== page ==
On November 2, seven days before pot became legal, a BHO fire exploded a car in Arcata, CA.  A similar fire on January 14, 2017, totaled a home near Arcata in Humboldt County, injuring two people. It was the fourth BHO lab discovered in Humboldt County  since legalization.   (The photo above is from a car fire in Arcata on November 2, 2016.)   

Overhead Video of Last Night’s Fire Before Fire Crews Arrive on Scene

BHO or butane hash oil, which Californians call “honey oil” is a highly potent extract of the marijuana plant. Continue reading Butane Hash Oil Fires Don’t End with Legalized Marijuana

On Marijuana Oils and Misleading Promises

Is the Marijuana Lobby Trying to Buy Your Legislature and Your Votes?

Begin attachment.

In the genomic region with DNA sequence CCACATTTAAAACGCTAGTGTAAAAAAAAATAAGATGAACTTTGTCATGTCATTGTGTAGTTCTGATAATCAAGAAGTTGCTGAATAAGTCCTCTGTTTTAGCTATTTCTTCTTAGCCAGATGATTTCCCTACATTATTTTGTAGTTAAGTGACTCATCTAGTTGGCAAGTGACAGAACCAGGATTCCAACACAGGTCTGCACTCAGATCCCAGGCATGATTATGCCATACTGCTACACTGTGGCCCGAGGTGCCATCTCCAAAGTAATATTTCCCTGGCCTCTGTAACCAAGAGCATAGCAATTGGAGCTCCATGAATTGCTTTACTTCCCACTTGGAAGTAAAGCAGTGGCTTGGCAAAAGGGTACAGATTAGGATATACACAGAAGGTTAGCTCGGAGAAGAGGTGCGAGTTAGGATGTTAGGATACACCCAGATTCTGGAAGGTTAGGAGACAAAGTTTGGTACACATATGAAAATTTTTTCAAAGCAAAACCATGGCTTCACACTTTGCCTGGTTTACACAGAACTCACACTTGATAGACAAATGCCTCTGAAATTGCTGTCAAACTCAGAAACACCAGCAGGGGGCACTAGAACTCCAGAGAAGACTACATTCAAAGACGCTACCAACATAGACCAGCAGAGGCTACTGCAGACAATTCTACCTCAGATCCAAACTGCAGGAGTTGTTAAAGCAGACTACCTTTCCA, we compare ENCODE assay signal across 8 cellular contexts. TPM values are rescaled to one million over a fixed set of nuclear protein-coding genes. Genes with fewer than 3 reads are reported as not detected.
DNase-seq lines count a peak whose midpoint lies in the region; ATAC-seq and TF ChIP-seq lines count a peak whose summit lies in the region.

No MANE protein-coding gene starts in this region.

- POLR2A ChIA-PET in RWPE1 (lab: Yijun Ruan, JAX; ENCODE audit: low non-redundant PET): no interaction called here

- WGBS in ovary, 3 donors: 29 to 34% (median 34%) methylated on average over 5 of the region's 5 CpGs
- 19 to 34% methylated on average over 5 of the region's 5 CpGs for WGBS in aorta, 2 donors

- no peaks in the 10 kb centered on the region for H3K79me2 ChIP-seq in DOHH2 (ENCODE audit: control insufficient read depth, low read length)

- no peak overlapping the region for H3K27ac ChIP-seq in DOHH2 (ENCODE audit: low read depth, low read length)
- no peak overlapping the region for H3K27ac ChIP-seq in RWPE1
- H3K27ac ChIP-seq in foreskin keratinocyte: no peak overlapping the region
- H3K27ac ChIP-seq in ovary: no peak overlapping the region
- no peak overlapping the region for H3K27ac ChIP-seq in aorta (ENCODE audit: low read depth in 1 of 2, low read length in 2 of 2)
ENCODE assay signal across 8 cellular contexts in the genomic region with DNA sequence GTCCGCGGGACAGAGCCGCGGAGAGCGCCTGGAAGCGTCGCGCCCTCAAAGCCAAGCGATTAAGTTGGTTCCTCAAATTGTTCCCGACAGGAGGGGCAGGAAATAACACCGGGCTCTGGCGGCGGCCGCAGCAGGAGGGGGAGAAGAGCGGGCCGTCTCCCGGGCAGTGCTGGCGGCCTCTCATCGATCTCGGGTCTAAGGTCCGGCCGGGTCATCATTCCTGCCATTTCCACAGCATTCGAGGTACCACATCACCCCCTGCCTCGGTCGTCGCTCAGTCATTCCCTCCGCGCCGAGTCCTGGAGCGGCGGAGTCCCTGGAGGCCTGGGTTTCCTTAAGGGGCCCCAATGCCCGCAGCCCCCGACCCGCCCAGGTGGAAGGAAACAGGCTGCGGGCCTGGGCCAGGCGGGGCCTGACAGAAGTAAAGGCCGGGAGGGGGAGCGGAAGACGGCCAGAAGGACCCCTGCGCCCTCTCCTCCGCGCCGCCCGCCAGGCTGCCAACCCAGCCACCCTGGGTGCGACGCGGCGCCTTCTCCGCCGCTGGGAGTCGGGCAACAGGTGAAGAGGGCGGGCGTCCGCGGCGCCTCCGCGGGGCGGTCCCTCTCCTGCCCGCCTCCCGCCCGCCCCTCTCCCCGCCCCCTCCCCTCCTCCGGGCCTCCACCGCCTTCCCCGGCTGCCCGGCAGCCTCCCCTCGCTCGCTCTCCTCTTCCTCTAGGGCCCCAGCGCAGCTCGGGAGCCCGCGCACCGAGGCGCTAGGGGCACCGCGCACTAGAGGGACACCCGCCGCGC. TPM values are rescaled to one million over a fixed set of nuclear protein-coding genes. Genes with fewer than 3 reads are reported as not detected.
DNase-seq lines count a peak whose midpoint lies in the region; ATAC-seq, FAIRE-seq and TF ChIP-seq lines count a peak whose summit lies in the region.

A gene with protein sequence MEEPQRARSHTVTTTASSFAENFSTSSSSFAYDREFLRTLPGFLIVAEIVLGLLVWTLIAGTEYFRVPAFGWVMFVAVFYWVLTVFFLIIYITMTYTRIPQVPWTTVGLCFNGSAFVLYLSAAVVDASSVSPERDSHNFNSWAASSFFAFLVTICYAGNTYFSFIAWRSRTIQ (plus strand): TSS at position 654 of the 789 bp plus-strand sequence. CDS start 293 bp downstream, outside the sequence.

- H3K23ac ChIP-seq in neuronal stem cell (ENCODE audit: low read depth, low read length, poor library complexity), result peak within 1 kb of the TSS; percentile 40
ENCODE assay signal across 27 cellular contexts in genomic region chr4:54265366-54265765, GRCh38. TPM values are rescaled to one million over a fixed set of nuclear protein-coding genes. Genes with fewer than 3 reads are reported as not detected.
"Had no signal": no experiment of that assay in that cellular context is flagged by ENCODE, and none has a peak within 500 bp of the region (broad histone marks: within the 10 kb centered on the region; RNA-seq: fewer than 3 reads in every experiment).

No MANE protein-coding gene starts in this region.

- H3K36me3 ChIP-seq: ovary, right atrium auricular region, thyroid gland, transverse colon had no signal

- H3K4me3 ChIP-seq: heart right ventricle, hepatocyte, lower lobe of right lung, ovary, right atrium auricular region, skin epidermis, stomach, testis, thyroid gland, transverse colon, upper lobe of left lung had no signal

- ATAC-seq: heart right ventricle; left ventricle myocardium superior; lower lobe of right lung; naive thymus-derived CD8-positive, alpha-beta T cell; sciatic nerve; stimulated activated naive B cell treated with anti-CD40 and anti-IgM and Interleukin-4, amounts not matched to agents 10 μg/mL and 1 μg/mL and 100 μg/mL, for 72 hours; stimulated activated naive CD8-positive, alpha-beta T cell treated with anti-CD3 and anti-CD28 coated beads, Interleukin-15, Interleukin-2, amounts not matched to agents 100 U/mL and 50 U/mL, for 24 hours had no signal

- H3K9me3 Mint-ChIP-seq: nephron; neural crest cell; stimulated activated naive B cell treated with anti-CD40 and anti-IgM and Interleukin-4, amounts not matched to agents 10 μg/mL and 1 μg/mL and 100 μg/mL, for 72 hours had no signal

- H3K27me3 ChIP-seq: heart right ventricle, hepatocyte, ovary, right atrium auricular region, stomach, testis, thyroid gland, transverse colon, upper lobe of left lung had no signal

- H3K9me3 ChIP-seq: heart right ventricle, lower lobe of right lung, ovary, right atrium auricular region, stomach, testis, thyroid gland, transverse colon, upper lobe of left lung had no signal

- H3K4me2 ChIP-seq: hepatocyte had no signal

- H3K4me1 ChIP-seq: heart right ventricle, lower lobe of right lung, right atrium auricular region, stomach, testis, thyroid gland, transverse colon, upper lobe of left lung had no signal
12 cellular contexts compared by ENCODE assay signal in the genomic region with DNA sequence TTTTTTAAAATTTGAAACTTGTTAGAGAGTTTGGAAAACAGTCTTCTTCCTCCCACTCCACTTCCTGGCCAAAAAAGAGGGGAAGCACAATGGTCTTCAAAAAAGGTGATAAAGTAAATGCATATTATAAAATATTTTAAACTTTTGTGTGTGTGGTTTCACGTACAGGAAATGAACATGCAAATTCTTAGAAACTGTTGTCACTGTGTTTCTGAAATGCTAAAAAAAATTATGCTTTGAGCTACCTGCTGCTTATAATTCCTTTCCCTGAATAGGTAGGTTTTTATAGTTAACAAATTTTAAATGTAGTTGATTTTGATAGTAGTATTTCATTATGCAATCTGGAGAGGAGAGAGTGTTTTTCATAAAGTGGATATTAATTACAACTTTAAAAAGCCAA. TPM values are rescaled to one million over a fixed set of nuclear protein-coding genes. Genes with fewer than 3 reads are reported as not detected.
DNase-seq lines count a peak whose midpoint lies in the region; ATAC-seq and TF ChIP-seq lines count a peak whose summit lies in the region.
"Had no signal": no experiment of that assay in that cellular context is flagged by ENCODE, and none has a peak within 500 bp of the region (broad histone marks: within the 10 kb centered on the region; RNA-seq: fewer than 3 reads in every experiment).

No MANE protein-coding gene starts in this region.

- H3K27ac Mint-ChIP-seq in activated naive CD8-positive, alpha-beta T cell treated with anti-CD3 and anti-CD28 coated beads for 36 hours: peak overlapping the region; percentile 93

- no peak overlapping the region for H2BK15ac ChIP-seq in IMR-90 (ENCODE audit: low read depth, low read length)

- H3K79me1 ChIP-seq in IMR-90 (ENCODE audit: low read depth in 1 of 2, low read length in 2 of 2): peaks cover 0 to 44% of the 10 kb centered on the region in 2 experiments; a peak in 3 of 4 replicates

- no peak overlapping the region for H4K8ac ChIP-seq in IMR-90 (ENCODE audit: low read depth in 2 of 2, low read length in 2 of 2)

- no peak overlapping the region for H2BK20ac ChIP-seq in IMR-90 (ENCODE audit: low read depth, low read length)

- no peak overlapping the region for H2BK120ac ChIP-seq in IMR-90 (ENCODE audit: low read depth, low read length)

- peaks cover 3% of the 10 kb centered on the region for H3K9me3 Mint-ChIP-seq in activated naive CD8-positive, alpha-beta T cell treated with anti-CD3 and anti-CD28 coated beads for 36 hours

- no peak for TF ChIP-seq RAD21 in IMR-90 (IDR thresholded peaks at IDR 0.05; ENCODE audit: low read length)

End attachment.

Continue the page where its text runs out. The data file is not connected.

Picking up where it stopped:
If marijuana has a medical application that can be proven, Merck and Pfizer will probably see the benefit of getting into the 4.2 billion dollar business.   Marijuana companies, like pharmaceutical companies,  contribute heavily to politicians and lobbying efforts.  Unlike the pharmaceutical industry, they don’t go through a rigorous testing and approval process.  The marijuana industry uses pesticides, even banned pesticides, but it promotes itself as organic and natural.

Medical marijuana “caregivers” have no accountability and liability, and their lobbyists know it.  We think it is wrong when the marijuana industry lobbyists give parents with very sick children false hope.

Marijuana lobbyists should not be seen as having pure and “compassionate” motives, as they pretend.*   The public has a right to know that CBD for epilepsy does not always work.

The Press should investigate how much the marijuana lobby spends to advertise and go on TV on behalf of passing “medical” marijuana laws.

Treating Cancer with Marijuana Oils?